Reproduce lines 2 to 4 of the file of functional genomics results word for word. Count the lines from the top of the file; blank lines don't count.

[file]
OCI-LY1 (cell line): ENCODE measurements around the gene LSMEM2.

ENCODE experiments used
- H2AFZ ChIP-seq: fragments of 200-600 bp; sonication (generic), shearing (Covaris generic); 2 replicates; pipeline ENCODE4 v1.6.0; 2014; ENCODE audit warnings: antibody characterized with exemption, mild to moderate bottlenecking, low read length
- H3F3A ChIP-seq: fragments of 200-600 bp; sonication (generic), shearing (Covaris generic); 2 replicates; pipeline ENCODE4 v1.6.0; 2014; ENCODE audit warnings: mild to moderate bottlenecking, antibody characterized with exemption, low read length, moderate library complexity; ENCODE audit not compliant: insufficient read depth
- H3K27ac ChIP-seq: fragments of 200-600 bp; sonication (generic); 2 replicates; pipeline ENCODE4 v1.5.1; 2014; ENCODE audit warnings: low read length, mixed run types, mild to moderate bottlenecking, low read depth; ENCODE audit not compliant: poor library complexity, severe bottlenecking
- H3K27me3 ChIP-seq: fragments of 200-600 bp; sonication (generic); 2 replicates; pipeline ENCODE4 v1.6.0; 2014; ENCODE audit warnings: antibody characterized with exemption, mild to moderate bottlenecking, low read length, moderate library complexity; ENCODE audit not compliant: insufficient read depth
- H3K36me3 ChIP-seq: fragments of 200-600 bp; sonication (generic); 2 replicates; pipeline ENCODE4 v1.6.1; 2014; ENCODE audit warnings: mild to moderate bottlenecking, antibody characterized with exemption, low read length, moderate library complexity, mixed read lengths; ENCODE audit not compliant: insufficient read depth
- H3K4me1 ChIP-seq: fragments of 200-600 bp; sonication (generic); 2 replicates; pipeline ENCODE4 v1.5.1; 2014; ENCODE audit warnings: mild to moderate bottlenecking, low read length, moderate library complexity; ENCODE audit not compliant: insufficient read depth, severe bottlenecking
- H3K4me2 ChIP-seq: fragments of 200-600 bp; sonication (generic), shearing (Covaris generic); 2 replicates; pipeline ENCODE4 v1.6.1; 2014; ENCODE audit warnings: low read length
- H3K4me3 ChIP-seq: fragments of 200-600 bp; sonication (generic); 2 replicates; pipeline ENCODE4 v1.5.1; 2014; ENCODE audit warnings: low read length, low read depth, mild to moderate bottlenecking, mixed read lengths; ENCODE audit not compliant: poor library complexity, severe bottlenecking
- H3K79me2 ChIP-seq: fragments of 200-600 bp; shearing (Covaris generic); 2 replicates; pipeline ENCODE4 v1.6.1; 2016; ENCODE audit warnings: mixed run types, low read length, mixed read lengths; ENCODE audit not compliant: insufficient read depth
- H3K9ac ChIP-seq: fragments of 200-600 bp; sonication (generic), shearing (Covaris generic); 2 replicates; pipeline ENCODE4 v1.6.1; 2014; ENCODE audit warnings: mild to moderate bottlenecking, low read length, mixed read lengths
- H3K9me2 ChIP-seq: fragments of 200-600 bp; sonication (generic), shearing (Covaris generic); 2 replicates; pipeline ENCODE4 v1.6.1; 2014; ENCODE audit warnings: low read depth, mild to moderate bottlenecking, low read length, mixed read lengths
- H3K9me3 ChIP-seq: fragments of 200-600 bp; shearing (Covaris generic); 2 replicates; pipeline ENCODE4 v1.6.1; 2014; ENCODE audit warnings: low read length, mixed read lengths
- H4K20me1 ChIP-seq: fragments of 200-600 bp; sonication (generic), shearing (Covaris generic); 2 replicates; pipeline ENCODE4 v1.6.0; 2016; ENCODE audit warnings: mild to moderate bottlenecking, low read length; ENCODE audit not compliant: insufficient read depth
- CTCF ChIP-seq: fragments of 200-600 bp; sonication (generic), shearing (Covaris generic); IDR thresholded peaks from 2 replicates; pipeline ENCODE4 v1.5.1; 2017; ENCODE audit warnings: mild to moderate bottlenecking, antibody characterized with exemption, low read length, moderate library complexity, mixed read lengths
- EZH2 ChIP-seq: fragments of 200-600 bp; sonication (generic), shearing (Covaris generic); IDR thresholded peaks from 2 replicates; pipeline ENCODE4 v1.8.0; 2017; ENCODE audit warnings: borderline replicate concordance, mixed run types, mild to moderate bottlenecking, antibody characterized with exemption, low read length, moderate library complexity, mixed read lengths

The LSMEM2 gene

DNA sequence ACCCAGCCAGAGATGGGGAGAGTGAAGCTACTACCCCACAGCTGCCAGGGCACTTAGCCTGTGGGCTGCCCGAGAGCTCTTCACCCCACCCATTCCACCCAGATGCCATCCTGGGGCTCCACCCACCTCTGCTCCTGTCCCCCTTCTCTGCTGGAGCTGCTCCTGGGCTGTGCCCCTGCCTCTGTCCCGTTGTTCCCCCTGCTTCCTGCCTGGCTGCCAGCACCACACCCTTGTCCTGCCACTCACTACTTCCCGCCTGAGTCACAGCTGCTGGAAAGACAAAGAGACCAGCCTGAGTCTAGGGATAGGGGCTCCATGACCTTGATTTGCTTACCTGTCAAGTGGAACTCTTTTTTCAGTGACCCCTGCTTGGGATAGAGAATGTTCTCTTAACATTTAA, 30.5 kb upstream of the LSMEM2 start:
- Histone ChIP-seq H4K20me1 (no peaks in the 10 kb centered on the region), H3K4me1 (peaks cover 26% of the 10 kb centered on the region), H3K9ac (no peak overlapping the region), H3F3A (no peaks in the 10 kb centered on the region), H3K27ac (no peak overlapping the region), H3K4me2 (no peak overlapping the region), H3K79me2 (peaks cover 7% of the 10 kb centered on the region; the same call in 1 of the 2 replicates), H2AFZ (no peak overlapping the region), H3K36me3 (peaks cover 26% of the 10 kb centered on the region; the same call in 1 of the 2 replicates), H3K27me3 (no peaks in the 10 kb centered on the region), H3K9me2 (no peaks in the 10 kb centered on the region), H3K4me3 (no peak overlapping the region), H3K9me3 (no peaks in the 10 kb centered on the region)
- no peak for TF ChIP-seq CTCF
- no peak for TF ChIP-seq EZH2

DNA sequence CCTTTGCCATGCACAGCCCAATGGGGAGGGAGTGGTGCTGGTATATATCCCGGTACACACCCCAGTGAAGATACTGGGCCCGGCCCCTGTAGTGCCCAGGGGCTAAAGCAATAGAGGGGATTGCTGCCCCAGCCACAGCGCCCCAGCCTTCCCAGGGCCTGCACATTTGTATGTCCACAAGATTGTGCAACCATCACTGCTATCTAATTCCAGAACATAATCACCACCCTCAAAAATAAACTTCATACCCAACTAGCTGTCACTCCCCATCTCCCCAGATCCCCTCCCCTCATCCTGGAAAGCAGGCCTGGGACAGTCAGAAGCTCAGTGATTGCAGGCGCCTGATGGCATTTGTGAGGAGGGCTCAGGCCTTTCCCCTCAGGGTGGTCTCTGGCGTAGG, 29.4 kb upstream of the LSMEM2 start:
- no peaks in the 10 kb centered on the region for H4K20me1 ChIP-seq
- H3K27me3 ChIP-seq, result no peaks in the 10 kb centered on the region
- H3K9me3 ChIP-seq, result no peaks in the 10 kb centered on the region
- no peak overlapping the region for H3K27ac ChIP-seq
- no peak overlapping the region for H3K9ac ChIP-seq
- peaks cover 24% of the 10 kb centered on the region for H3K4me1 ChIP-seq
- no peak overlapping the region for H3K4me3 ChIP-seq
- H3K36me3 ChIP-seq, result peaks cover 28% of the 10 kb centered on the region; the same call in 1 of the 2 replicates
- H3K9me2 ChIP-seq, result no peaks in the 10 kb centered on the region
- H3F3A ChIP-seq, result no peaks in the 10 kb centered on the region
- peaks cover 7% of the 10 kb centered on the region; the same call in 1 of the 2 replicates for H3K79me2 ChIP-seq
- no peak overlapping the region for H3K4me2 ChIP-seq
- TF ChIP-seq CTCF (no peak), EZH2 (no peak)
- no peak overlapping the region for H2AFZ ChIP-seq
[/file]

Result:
ENCODE experiments used
- H2AFZ ChIP-seq: fragments of 200-600 bp; sonication (generic), shearing (Covaris generic); 2 replicates; pipeline ENCODE4 v1.6.0; 2014; ENCODE audit warnings: antibody characterized with exemption, mild to moderate bottlenecking, low read length
- H3F3A ChIP-seq: fragments of 200-600 bp; sonication (generic), shearing (Covaris generic); 2 replicates; pipeline ENCODE4 v1.6.0; 2014; ENCODE audit warnings: mild to moderate bottlenecking, antibody characterized with exemption, low read length, moderate library complexity; ENCODE audit not compliant: insufficient read depth